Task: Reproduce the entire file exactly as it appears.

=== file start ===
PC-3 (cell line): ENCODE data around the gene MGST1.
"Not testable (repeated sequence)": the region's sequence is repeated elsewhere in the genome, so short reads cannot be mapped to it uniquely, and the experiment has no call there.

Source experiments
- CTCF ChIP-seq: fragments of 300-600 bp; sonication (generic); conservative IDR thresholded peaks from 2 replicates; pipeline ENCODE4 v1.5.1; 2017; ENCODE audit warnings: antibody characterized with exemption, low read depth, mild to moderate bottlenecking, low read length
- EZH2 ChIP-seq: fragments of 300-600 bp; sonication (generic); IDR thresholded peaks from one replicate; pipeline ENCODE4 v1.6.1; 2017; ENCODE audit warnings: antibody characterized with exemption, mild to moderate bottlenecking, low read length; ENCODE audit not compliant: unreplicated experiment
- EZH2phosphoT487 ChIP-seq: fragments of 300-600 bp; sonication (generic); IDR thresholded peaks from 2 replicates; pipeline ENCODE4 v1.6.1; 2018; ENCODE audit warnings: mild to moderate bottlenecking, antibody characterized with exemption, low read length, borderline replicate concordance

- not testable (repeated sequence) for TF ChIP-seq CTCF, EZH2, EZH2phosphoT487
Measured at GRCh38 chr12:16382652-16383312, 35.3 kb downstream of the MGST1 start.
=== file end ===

PC-3 (cell line): ENCODE data around the gene MGST1.
"Not testable (repeated sequence)": the region's sequence is repeated elsewhere in the genome, so short reads cannot be mapped to it uniquely, and the experiment has no call there.

Source experiments
- CTCF ChIP-seq: fragments of 300-600 bp; sonication (generic); conservative IDR thresholded peaks from 2 replicates; pipeline ENCODE4 v1.5.1; 2017; ENCODE audit warnings: antibody characterized with exemption, low read depth, mild to moderate bottlenecking, low read length
- EZH2 ChIP-seq: fragments of 300-600 bp; sonication (generic); IDR thresholded peaks from one replicate; pipeline ENCODE4 v1.6.1; 2017; ENCODE audit warnings: antibody characterized with exemption, mild to moderate bottlenecking, low read length; ENCODE audit not compliant: unreplicated experiment
- EZH2phosphoT487 ChIP-seq: fragments of 300-600 bp; sonication (generic); IDR thresholded peaks from 2 replicates; pipeline ENCODE4 v1.6.1; 2018; ENCODE audit warnings: mild to moderate bottlenecking, antibody characterized with exemption, low read length, borderline replicate concordance

- not testable (repeated sequence) for TF ChIP-seq CTCF, EZH2, EZH2phosphoT487
Measured at GRCh38 chr12:16382652-16383312, 35.3 kb downstream of the MGST1 start.